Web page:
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Guest Author: Deborah Hale & Giveaway!!

 

 

I’m very pleased to have Deborah Hale visiting the blog today.  Since winning the prestigious Golden Heart Award in 1997, she’s written more than thirty books in the genres of historical romance, historical fiction, otherworld fantasy and inspirational romance. Her work has been translated into more than a dozen languages with over two million copies sold worldwide.  Quite a pedigree, don’t you think?  Let’s find out what’s going on in Deb’s writing world.

You’ve written something like twenty historical romances.  Do you have a favorite period to write in?

I love both the Regency and Georgian periods for their elegance.  They are far enough back in history to have an enchanted quality yet they have enough in common with the modern world that readers can identify with them. 

Tell us about your Glass Slipper Brides series, and your latest book.

Glass Slipper Brides is a series of inspirational Regencies about a group of governesses who met and bonded at a horrible charity school like the one the Bronte sisters attended.  After leaving school they go to work in households throughout England and keep in touch by letter.  Because of this, each story can easily be read on its own, though I do mention the other friends and sometimes bring them briefly into each others’  stories.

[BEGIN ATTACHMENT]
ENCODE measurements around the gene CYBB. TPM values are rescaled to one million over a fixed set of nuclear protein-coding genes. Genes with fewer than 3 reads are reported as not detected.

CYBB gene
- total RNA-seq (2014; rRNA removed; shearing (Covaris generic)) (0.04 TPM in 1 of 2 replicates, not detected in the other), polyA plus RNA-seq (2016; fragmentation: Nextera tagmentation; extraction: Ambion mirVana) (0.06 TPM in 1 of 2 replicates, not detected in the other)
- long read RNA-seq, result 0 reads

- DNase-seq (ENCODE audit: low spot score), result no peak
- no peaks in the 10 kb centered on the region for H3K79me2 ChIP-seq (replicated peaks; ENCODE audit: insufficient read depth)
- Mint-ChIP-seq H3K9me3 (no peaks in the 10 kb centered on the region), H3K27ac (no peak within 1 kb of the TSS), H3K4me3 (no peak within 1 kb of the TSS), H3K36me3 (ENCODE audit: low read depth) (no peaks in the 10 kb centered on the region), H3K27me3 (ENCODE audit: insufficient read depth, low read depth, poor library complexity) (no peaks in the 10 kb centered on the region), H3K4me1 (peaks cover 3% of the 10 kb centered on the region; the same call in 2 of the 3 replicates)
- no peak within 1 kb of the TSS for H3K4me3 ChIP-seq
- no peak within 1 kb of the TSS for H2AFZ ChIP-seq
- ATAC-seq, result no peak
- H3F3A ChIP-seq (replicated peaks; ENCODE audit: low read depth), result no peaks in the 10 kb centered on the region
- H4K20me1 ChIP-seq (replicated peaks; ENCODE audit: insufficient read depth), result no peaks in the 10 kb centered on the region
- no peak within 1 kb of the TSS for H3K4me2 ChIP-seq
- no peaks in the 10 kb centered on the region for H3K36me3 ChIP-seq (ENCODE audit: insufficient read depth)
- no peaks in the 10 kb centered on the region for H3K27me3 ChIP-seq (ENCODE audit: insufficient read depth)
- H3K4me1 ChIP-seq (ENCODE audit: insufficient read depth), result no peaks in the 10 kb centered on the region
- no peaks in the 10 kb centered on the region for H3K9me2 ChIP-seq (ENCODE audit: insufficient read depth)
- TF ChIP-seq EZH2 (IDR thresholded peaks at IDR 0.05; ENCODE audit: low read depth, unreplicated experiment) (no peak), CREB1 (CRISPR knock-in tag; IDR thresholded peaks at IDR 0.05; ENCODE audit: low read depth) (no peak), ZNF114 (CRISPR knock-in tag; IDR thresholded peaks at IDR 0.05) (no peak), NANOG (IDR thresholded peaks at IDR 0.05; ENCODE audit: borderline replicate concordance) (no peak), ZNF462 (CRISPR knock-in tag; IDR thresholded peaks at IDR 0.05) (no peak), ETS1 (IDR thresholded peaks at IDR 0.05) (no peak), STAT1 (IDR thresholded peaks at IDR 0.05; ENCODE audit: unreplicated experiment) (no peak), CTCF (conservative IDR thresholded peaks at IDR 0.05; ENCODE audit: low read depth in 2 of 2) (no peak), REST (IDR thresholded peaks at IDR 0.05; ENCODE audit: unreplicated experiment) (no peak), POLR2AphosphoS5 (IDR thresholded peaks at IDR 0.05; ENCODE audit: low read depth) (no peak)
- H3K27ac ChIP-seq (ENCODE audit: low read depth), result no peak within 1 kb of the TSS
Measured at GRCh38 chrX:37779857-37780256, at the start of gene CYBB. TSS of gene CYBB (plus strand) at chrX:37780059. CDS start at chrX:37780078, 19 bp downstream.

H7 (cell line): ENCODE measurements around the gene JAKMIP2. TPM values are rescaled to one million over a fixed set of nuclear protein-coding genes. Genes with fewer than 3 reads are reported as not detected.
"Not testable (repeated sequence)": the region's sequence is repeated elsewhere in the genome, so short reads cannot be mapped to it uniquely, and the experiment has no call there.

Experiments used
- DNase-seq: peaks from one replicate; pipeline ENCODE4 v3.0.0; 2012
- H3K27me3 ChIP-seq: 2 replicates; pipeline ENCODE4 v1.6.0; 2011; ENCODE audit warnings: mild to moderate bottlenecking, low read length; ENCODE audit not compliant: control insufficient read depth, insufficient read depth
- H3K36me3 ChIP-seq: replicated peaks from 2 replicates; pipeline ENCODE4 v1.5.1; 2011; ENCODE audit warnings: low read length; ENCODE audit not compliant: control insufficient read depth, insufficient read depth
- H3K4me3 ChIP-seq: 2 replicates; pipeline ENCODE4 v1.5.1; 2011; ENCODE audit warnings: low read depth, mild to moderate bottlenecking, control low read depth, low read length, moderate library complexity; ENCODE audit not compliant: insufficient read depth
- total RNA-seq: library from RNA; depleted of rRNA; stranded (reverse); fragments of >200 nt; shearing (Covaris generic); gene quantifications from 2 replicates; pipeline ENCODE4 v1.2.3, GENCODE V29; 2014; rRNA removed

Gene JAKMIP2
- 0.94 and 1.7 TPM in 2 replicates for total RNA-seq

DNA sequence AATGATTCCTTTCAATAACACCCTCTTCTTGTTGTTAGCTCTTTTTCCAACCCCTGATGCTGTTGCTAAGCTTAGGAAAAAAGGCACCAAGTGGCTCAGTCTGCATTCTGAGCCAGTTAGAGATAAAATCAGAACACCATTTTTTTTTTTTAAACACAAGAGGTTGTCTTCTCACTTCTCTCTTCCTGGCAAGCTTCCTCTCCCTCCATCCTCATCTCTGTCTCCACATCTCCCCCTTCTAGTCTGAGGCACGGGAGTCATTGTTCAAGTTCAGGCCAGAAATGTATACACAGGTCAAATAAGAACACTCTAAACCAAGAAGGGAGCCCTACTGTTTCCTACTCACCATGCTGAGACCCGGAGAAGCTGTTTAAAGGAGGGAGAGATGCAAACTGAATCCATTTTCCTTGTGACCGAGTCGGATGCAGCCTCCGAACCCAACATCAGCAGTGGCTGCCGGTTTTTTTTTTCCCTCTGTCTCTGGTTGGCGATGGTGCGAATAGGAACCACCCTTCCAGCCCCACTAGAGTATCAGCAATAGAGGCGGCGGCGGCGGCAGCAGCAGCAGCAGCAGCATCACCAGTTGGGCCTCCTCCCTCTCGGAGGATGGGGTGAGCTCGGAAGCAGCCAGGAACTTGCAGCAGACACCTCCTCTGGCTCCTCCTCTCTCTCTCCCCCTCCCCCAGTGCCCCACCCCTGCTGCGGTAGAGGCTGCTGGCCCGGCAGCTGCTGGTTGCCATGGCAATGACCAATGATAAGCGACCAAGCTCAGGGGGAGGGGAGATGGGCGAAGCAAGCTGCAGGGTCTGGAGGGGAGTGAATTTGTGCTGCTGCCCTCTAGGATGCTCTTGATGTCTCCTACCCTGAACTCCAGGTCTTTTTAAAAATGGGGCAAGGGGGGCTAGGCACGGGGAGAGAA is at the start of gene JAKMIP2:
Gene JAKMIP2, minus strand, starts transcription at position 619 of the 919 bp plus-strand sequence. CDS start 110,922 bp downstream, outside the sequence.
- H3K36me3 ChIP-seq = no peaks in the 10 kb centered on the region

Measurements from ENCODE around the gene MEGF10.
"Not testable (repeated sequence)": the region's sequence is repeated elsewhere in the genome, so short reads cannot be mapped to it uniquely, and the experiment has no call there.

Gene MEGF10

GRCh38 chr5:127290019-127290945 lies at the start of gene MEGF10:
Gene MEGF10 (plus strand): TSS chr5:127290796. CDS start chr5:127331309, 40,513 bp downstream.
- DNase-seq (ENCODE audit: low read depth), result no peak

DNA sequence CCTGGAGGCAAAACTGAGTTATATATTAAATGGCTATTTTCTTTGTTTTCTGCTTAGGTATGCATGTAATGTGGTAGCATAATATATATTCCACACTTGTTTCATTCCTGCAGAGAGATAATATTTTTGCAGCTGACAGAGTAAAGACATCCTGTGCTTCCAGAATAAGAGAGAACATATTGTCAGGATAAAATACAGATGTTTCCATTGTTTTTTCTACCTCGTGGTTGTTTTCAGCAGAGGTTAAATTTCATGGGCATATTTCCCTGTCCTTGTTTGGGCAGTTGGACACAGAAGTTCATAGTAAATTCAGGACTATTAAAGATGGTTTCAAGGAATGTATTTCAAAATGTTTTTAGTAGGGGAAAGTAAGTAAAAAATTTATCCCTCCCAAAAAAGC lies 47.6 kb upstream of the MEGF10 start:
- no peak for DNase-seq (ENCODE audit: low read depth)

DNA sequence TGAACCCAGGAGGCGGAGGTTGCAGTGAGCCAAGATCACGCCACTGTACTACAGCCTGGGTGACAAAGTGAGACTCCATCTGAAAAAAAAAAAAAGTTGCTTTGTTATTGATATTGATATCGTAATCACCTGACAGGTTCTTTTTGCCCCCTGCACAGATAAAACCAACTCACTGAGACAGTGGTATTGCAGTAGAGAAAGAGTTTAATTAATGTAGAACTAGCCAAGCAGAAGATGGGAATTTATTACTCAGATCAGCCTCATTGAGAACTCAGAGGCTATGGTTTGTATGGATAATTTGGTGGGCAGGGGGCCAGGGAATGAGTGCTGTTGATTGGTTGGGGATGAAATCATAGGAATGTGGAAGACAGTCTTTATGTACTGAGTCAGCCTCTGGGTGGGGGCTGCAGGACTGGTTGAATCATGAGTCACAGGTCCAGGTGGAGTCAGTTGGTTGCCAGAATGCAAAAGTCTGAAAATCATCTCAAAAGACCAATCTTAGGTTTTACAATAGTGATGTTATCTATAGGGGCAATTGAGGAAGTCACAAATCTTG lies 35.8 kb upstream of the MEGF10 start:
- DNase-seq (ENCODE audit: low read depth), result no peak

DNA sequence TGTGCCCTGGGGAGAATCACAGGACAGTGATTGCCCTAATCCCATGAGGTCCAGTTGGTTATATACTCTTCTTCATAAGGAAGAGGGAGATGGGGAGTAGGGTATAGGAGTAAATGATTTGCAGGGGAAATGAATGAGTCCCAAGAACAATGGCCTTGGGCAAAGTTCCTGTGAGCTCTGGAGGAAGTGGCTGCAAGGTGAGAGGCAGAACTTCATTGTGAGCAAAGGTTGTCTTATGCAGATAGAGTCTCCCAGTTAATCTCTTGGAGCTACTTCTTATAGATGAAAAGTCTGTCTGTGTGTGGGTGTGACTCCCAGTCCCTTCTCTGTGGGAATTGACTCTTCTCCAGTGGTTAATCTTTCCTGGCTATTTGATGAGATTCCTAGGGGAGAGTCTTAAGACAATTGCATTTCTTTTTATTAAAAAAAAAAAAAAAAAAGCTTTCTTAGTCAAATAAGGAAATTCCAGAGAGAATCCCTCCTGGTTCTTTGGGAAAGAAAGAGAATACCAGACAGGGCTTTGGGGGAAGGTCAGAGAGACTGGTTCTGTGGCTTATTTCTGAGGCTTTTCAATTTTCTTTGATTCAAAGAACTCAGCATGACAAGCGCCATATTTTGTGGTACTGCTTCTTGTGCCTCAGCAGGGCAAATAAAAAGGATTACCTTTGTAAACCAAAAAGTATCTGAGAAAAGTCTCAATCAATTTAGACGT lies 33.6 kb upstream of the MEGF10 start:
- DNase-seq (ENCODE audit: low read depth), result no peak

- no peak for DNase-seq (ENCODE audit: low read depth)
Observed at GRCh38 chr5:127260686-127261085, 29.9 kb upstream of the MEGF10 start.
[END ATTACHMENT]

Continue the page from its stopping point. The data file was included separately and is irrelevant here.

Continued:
The Earl’s Honorable Intentions is the fourth story of six (the first one is a novella). It’s about career cavalry officer who inherited his title after the death of his elder brother. He returns home, wounded, after Waterloo determined to make sure Napoleon doesn’t return to power for a third time. His children’s governess wants him to leave that mission to others and instead become a devoted father to his three motherless children. That is a role the earl doesn’t believe he’s cut out for.

You also have a “new” Civil War romance out.  What can you tell us about that.

That’s right! I was thrilled to get back the rights to one of my backlist books. I gave it a new title, In A Stranger’s Arms and commissioned a new cover from Kim Killion that took my breath away.

This story was inspired by the film Sommersby, which I loved, except for the ending. It’s about a proud Confederate widow who has to marry a former Union soldier in order to hang onto her family’s plantation. Her new husband is very secretive about his past and bears an unsettling resemblance to her first husband. It’s a story about the healing, redemptive power of love. One of my favorite characters is my heroine’s feisty little daughter who was inspired by a picture of my husband’s great-grandmother!  Her picture is posted below.